The Schengen agreement and the current migrant-sharing mechanism are deeply flawed and need urgent fixing, French President Emmanuel Macron has said. Europe must “have borders” even if it means a smaller Schengen zone, he said.
In the first major press conference since the Yellow Vest movement took off in November, Macron unveiled a range of policy measures to placate the protesters, including a proposed overhaul of the European-wide migration policy and the Schengen agreement.
The embattled French leader argued that the agreement that guarantees free movement across the Schengen area, while “wonderful,” does not work anymore.
The same, he said, applies to the Dublin Regulation that determines which EU member-state is responsible for accepting asylum seekers. Under the current version of the agreement, which came into force in 2013 and applies to all EU member-states except Denmark, the main criteria for determining responsibility is the first point of entry.
“The common borders, Schengen, Dublin agreements do not work anymore,” Macron said, adding that it is essential for Europe to make “profound” changes in its way of handling migrant arrivals.
Macron called for reinforced border security, which might entail having a Schengen “with fewer states.”
The Schengen area comprises 26 states, including 22 EU member-states and four non-EU countries: Norway, Iceland, Switzerland and Liechtenstein. It is named after the 1985 agreement that abolished internal borders allowing people within the zone to travel freely from one country to another.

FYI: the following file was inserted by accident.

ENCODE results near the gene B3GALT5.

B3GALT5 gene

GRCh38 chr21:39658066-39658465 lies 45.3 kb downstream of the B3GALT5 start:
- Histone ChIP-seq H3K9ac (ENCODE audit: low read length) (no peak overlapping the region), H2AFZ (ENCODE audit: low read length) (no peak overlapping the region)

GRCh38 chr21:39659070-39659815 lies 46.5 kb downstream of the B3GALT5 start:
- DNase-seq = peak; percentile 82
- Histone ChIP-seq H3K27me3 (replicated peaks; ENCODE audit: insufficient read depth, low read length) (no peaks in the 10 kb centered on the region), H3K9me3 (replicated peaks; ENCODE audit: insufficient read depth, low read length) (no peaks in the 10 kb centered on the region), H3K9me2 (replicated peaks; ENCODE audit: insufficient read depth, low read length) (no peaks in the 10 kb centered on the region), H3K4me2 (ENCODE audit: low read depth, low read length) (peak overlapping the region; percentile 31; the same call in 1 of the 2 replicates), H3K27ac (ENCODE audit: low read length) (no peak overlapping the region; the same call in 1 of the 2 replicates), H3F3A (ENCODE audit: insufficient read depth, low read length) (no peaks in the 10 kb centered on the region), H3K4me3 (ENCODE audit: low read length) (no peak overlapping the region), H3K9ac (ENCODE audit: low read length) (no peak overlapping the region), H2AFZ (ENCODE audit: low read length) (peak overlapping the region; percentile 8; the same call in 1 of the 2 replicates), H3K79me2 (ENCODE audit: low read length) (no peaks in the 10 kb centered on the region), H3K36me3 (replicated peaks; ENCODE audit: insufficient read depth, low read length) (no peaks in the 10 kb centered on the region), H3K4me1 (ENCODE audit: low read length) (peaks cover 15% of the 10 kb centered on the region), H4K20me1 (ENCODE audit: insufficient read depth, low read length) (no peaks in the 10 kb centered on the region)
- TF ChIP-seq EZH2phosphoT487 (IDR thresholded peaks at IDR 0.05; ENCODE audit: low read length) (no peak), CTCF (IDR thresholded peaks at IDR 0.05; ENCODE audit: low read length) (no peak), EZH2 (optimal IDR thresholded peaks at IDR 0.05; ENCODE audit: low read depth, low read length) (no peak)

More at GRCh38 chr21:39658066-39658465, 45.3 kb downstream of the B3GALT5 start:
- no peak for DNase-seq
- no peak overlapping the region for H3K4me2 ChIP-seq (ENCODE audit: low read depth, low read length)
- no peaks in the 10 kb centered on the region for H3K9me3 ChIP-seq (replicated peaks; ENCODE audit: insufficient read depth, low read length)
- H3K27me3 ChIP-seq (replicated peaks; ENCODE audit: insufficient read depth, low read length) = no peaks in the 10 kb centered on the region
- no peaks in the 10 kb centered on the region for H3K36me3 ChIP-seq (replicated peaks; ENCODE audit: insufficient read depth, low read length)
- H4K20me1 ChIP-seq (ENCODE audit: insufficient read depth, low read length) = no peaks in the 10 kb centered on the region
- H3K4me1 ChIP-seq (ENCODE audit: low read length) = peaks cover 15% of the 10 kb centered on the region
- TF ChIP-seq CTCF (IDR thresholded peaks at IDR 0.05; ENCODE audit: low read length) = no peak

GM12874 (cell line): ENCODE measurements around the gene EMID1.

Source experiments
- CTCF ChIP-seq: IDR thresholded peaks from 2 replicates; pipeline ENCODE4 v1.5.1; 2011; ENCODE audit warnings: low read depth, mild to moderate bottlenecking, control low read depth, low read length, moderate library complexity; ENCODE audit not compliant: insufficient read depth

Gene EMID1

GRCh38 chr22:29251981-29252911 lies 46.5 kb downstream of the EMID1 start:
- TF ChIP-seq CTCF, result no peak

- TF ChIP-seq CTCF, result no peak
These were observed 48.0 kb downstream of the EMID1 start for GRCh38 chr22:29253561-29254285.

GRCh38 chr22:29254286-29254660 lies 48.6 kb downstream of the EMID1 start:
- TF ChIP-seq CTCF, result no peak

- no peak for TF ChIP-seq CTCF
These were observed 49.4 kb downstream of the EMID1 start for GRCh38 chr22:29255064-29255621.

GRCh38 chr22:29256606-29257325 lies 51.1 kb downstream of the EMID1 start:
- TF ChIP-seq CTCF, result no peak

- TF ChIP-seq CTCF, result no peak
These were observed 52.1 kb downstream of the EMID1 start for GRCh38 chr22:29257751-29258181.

The French leader said that he envisions “a Europe that keeps its borders, protects them, has a well-founded and common right of asylum where responsibility goes with solidarity.”
There have been calls to revise the Dublin Regulation since the 2015 European migrant and refugee crisis that led to major processing backlogs and placed a disproportionate burden on the southern EU states.
The Dublin Regulation gives an EU member-state the right to send back asylum seekers to the first country of entry to the EU. The law was upheld by the European Court of Justice in 2017.
While it is still technically in force, the European Commission believes the regulation to be outdated. In 2016, it proposed a reform of the Dublin System that would have included a “corrective allocation mechanism” aimed at making sure all countries take in their fair share of migrants. The forth version of the Dublin Regulation would have allowed a member-state to opt out of the migrant-sharing scheme by paying €250,000 for each asylum seeker it was supposed to accommodate.
While there has been a renewed push for the revision of the Dublin framework, a bloc of countries within the EU that includes Czech Republic, Hungary, Poland, and Slovakia vehemently oppose the mandatory relocation scheme proposed by the EU as a way to resolve the crisis and show solidarity. They argue that although a reform of the Dublin rules is needed, the mandatory system of migrant redistribution will not “work in reality” and cannot be enforced since it does not enjoy the support of all the EU members.
Hungary’s right-wing prime minister, Viktor Orban, specifically called out Macron as a “leader of the pro-immigrant forces,” vowing to fight his agenda.